Black Panther #5 Review

Writer: Ta-Nehisi Coates // Artist: Daniel Acuña // Publisher: Marvel

“The Empire doesn’t just steal our past. They steal our futures.” – T’Challa


In issue #5 of Black Panther, the spirit of the Maroon resistance lies broken after the death of Captain N’yami. Set five years after the issue four attack that saw N’yami killed by Manifold, the Maroons remain hidden in Nehanda’s Lattice, the fair reaches of the Wakandan Intergalactic Empire. Due to not only the loss of N’yami, but also the hesitant promotion of M’Baku to Captain, the Maroons have taken to hiding rather than striking. T’Challa, adrift and in self-exile, pushes himself to the limit time and time again to end his own life, but in actuality only confirming his own destiny.  Nakia, his closest living connection, reaches out to him once more to reconsider joining the ranks of the Maroons.

SIDEBAR: Admittedly, this issue feels like a very strange narrative moment in the run of the new Black Panther series by Ta-Nehisi Coates and Daniel Acuña. The audience has already taken a reality jump with the 2018 volume of BP, but now jumping five years in narrative time from issues four to five feels…let’s stay…rushed?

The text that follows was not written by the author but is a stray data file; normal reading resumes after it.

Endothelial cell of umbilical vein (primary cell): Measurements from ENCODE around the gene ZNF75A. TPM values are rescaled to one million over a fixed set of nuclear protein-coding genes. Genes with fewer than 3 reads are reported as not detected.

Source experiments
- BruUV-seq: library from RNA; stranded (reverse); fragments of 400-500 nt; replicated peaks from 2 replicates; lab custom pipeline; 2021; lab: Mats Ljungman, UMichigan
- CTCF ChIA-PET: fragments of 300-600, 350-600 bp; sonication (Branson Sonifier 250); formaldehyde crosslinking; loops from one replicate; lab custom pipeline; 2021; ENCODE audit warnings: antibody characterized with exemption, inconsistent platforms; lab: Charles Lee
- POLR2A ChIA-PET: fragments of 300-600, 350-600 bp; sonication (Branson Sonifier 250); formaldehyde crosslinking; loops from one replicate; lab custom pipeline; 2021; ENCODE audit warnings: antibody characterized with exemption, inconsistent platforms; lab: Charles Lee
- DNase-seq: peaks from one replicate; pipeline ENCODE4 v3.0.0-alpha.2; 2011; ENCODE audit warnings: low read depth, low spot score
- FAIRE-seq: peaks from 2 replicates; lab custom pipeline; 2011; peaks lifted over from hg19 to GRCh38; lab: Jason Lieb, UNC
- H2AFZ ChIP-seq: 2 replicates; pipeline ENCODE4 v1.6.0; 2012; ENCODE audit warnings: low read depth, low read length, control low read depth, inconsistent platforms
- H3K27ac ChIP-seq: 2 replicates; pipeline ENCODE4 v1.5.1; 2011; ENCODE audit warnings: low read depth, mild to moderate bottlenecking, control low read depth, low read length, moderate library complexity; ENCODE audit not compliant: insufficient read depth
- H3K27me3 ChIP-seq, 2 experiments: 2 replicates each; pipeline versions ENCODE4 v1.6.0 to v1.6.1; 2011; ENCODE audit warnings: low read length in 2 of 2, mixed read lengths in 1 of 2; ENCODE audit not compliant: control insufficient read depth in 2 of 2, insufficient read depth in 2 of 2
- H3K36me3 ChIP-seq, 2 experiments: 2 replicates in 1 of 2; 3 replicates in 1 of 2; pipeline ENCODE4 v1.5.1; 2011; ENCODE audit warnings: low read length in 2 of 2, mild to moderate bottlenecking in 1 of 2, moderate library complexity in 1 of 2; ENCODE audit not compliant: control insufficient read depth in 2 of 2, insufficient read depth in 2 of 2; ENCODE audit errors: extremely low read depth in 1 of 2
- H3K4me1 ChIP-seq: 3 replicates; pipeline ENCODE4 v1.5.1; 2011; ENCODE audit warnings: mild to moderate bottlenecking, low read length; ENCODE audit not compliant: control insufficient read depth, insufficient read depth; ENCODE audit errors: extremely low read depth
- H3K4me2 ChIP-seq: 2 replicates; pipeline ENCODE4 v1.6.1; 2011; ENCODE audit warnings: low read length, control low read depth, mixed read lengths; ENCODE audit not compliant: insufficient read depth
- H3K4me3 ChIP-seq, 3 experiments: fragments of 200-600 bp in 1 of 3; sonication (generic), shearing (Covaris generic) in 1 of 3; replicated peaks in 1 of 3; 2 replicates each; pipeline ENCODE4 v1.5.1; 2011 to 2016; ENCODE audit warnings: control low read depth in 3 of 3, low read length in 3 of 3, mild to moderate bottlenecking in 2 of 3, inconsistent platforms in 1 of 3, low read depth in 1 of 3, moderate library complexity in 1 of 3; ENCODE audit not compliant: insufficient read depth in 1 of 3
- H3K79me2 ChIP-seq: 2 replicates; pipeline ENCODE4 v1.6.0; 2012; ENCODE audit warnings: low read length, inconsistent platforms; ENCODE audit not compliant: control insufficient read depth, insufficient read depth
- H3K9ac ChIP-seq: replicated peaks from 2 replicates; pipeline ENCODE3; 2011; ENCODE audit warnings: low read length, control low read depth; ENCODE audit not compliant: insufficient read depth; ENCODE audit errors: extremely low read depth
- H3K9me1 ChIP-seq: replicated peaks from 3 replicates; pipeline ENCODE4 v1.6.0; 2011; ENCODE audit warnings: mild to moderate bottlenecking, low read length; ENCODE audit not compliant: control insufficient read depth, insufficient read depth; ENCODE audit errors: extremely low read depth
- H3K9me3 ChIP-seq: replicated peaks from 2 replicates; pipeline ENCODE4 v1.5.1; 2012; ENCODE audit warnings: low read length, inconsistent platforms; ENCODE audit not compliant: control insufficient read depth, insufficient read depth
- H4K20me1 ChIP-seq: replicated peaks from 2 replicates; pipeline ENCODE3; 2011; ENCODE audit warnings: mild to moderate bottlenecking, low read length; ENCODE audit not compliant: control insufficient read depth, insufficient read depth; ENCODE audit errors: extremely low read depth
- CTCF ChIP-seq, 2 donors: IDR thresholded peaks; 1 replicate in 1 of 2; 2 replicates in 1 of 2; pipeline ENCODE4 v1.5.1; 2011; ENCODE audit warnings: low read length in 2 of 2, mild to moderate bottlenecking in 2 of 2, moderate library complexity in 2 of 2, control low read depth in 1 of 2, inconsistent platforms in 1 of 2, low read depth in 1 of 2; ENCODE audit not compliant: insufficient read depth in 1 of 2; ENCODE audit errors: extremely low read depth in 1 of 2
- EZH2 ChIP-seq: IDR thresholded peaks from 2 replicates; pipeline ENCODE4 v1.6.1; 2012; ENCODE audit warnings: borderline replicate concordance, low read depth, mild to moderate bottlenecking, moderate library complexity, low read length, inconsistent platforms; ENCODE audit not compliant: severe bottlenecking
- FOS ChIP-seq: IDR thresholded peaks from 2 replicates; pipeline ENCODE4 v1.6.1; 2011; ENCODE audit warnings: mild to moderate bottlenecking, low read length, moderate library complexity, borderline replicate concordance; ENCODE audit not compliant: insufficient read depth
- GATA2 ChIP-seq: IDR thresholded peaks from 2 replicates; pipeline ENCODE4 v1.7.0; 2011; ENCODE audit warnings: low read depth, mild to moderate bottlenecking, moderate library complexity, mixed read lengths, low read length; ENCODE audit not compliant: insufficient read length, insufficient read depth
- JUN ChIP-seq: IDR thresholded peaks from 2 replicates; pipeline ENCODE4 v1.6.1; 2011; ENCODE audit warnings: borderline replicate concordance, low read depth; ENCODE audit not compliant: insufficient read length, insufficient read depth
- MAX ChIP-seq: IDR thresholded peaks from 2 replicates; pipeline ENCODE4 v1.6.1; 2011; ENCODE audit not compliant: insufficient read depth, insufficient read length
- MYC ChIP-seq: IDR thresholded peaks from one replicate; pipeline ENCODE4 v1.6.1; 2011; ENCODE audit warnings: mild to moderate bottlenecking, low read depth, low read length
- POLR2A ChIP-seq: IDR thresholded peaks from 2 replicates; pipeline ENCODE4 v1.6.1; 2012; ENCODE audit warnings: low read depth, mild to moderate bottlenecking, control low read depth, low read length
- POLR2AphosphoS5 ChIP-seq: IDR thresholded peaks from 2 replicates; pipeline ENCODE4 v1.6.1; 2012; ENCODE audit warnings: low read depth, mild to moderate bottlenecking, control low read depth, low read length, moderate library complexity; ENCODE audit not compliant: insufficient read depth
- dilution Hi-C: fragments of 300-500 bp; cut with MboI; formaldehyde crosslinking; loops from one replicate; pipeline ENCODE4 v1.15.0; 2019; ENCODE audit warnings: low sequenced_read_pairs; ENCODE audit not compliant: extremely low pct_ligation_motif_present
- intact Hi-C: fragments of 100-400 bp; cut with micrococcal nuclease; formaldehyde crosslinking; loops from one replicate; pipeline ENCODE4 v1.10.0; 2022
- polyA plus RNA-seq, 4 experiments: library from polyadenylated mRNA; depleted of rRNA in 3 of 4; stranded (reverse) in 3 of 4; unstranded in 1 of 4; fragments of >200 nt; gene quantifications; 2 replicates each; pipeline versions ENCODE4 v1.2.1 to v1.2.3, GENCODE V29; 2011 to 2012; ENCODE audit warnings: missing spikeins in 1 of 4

As Nakia hopes to persuade T’Challa to rejoin the fight, she mentions struggles of the recent past – mostly hiding, taking in more refugees, and withstanding an Askari attack. T’Challa, on the other hand, spent his time growing a melancholy beard and withdrawing from the Maroons. Her own feelings for T’Challa aside, Nakia trusts the wisdom of their deceased leader. Knowing that she cannot sway T’Challa any other way, she leaves him with a video message from N’yami, revealing her reports that T’Challa is indeed “He Put the Spear Where It Belonged.”

T’Challa, realizing that he can no longer run from his self or his destiny, returns to the Maroon base and the reader is ready for the next issue. Strangely enough, this issue is both an awful and great place for a new reader to start. The first two and half acts are merely recaps for the first four issues of the series, and the cliffhanger merely puts us where this issue should have started. What the issue flubs in narrative delicacy, it succeeds in the intimacy between Nakia and T’Challa. As drawn as they are to another, the powerful “phantom” of a Wind-Rider lover whom T’Challa cannot forget keeps his actions and feelings at bay.

Overall, the issue really comes off as a delay of action in a storyline that has been thrilling and fast-paced during the first four issues. The mode in which this transitional issues handles the changes is a bit abrupt though. It feels like a bit of a narrative stretch for us to believe that in the five years between issues four and five, the empire has not managed to destroy the Maroons, Nakia has withheld information that could have motivated their greatest warrior much earlier, and they have been hiding in the same system undetected for so long. Still, the art by Acuña and the coloring team make for a beautiful page turner.  A curious series…let’s see where it goes.

7 out of 10 Time & Reality Displacements

Reading Black Panther? Check out BNP’s other reviews here.

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